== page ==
Who's the architect behind these eye-popping buildings?
You may not know his name, but his buildings are nothing short of memorable.
Imagine the world’s longest pool, outdoors, atop a 55-story building overlooking a beautiful modern marina. Surrounding the pool, there is a vibrant park lined with trees, restaurants and a running course. Sounds impossible? Not if Moshe Safdie is behind it.
Safdie, a world-renowned architect, is the recipient of the American Institute of Architects 2015 Gold Medal, the highest award in architecture. Safdie joins Frank Lloyd Wright, Louis Kahn and Santiago Calatrava as a honoree.
The Israel-born, Canada-raised, U.S.-educated Safdie has had a remarkable career of more than 40 years. He's a modernist at heart, as can be easily seen from the mega-structures he designed in places such as Singapore, China, the U.S. and Israel.
Let’s go back to that pool in the sky. It is nestled comfortably atop the now-iconic Marina Bay Sands casino and hotel complex in Singapore, supported by three 55-story buildings. The reason Safdie insisted on three separate buildings rather than one was to allow "windows" for the city's residents to keep their view of the ocean. This is another example of Safdie's meticulous approach to architecture.
Rooftop infinity pool at Singapore's Marina Bay Sands (Photo: TILT Photography/Shutterstock)
One of his most recent designs, the Sky Habitat residential complex in Singapore, looks
and feels like an expansion of his Habitat 67. The 38-story duo of buildings
holds 600 apartments, almost all with a private terrace, offering multiple airflow exposures for every apartment. In Singapore’s
monotonous, always-hot-always-humid climate, the cross-ventilation solutions in
the Sky Habitat are most welcome.
It is only in recent years, though, that Safdie returned to his architectural roots of habitats and residential buildings. Through most of his long and distinguished career, he designed public spaces, mainly museums and libraries. The Salt Lake City Public Library is arguably his most famous design in America.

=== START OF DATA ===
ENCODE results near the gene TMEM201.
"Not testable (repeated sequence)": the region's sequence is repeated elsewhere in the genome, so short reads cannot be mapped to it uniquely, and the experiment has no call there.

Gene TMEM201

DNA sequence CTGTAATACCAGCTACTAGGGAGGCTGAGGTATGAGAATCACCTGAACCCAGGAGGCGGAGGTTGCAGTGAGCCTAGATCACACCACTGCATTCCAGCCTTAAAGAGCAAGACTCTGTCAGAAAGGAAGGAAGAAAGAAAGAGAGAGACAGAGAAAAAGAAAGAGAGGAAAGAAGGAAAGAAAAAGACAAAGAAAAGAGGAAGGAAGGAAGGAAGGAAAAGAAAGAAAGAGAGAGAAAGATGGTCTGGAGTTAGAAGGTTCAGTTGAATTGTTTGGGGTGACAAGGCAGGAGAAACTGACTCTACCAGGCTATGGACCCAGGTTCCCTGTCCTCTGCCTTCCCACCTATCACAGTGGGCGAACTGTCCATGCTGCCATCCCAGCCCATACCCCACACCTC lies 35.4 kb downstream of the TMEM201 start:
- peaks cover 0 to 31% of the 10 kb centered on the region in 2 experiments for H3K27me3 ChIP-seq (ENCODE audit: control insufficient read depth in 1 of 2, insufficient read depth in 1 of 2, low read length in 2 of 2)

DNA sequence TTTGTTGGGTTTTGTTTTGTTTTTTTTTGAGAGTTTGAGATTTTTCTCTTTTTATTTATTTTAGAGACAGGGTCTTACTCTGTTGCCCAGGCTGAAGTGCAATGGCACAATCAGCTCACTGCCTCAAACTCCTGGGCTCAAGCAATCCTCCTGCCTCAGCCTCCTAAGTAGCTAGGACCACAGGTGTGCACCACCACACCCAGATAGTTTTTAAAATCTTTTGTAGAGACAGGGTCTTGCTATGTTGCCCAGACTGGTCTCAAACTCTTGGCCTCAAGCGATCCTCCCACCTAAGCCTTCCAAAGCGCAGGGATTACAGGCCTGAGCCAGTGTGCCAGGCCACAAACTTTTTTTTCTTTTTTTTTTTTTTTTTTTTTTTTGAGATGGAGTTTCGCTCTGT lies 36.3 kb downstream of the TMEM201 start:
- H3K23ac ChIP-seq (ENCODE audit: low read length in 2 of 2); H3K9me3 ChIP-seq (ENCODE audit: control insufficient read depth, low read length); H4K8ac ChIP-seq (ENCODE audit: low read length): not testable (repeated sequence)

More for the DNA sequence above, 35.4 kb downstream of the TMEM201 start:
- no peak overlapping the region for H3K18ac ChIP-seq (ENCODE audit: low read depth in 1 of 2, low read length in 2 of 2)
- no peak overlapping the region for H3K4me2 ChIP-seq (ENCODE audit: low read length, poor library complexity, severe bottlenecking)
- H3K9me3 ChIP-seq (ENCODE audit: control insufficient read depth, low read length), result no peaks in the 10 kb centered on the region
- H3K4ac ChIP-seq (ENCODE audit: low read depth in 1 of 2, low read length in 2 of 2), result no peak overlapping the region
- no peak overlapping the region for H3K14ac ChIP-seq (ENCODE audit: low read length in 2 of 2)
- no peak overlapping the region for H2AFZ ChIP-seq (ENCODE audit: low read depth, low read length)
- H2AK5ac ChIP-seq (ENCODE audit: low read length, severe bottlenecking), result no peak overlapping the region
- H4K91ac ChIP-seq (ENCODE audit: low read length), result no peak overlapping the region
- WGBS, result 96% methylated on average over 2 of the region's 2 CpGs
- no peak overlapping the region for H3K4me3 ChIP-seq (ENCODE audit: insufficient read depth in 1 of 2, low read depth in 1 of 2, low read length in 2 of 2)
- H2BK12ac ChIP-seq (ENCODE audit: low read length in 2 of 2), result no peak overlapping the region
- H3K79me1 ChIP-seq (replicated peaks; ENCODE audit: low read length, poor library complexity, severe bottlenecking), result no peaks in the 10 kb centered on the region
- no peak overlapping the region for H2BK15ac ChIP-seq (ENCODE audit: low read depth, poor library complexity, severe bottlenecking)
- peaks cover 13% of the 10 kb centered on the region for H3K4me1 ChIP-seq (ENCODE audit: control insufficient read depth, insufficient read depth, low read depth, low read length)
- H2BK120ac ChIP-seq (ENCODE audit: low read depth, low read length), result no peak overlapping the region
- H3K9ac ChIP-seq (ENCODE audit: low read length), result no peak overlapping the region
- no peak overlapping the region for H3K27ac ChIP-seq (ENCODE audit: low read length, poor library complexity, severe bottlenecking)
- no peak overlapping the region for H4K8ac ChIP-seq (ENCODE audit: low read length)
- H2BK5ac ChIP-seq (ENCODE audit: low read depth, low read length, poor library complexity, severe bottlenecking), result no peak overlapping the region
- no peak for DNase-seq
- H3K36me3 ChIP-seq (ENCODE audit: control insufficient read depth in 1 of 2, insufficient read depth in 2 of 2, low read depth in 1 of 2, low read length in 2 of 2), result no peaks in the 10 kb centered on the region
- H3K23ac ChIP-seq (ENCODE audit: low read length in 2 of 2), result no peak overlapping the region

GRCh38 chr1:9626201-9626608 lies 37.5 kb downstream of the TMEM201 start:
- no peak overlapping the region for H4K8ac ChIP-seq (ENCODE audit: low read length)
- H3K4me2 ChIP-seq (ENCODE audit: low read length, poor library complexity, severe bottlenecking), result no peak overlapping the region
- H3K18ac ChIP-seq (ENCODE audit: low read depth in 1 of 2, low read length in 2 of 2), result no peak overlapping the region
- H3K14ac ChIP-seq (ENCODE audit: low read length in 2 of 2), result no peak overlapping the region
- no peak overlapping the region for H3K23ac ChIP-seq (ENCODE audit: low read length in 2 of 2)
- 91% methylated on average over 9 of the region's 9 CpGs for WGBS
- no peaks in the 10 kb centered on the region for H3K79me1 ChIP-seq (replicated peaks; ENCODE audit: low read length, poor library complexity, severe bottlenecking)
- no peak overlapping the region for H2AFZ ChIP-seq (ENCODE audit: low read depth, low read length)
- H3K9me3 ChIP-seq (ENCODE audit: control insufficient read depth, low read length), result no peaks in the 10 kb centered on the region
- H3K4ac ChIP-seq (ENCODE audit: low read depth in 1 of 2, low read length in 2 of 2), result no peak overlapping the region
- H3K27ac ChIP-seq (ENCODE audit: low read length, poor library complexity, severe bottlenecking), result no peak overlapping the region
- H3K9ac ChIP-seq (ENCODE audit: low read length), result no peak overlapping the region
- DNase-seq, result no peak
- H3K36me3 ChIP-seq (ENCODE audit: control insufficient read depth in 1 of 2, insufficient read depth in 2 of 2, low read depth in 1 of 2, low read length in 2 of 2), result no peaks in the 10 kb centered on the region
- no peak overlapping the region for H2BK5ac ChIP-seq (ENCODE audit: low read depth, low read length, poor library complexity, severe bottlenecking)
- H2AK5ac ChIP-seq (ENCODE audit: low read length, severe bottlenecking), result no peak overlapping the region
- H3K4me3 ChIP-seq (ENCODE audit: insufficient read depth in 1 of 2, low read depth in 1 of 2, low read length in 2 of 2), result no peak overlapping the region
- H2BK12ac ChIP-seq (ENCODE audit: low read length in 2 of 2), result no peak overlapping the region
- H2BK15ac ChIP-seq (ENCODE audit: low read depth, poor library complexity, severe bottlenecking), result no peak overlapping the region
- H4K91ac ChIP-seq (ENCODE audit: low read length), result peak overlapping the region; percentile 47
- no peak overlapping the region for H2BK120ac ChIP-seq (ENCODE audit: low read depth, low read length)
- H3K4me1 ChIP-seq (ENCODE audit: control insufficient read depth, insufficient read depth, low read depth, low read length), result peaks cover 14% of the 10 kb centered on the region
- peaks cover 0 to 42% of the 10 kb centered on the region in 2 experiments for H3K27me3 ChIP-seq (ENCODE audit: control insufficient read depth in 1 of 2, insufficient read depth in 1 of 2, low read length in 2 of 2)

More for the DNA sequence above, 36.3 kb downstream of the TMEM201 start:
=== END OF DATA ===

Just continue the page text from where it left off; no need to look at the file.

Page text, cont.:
Enclosed by a massive wall of curved glass overlooking a geometrical park and offering sunlight-drenched public spaces within the building, it contrasts enclosure and openness. Always conscious of his surroundings, Safdie included an elevated observation deck with views of the Wasatch Mountains.
His Crystal Bridges Museum of American Art in Bentonville, Arkansas, is a cluster of shell-shaped structures connected with bridges over a lake, surrounded by forestry. The shells are held from inside by huge wooden arches that provide surprising warmth to the museum. Here again, Safdie twines together nature and urbanity in a flawless execution.
It seems that Safdie's career is nowhere near winding down. His current, mega-ambitious project is the Jewel Airport in Singapore, set to open in 2017. Safdie promises that it will “redefine what airports are all about.” From the looks of it so far, it sure will. It is a glass-and-steel 10-story massive building with five stories above ground and five below. Amid the terminal buildings are enormous gardens, built one on top of the other, with an incredible 130-foot waterfall in the middle that flows from the transparent, curved roof.
The Jewel Airport is set to become a destination on its own. Who knows – maybe, for the first time in history, delayed flights will be welcomed with cheers from passengers.
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Related Topics: Architecture